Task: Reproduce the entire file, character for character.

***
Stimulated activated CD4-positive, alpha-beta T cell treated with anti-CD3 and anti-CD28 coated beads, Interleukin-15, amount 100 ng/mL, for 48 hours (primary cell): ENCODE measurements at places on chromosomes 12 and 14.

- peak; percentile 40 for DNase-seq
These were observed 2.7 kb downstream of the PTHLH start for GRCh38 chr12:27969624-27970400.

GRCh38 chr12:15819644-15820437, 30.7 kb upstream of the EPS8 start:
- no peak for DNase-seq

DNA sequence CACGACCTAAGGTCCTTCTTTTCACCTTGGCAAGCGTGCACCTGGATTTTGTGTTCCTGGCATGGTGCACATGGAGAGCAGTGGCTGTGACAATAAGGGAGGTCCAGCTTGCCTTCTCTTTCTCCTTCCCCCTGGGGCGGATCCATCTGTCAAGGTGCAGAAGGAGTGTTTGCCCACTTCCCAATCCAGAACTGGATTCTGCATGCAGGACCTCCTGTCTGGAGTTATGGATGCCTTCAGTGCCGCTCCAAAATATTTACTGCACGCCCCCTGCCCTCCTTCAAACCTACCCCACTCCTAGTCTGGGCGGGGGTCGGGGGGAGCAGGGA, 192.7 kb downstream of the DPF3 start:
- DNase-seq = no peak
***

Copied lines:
Stimulated activated CD4-positive, alpha-beta T cell treated with anti-CD3 and anti-CD28 coated beads, Interleukin-15, amount 100 ng/mL, for 48 hours (primary cell): ENCODE measurements at places on chromosomes 12 and 14.

- peak; percentile 40 for DNase-seq
These were observed 2.7 kb downstream of the PTHLH start for GRCh38 chr12:27969624-27970400.

GRCh38 chr12:15819644-15820437, 30.7 kb upstream of the EPS8 start:
- no peak for DNase-seq

DNA sequence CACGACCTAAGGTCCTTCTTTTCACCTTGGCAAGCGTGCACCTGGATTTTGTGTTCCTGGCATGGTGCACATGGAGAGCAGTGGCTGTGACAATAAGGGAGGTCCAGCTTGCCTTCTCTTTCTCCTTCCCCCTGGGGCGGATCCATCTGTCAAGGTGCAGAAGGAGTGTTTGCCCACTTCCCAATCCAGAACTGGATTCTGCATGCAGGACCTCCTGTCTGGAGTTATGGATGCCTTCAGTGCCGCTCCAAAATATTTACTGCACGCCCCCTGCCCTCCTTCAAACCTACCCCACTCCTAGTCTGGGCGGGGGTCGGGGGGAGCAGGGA, 192.7 kb downstream of the DPF3 start:
- DNase-seq = no peak